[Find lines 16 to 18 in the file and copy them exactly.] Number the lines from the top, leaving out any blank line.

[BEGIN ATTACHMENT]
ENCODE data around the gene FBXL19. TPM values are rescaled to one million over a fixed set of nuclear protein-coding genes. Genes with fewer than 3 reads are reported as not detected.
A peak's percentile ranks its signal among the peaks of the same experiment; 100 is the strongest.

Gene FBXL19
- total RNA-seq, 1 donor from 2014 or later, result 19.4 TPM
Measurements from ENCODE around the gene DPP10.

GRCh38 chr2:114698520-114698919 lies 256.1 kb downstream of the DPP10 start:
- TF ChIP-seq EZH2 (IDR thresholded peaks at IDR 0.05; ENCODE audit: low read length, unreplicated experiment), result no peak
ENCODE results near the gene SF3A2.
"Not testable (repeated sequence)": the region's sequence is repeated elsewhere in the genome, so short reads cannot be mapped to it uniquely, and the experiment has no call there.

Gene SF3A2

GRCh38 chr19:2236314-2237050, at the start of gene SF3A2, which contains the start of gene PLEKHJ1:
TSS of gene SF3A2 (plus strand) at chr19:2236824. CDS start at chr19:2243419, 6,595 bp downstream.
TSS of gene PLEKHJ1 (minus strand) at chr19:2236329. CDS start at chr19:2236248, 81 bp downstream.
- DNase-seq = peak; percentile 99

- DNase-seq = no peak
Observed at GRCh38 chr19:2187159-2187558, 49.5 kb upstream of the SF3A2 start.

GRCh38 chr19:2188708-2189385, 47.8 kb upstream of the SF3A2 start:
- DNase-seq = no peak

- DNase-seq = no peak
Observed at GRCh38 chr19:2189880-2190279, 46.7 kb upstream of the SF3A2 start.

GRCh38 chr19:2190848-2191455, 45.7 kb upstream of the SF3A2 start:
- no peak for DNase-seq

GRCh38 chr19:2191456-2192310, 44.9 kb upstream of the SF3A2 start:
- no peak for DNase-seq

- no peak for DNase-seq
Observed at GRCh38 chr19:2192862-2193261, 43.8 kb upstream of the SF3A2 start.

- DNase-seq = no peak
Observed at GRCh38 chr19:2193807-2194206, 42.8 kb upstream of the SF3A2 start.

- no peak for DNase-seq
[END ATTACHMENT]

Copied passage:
Observed at GRCh38 chr19:2187159-2187558, 49.5 kb upstream of the SF3A2 start.

GRCh38 chr19:2188708-2189385, 47.8 kb upstream of the SF3A2 start:
- DNase-seq = no peak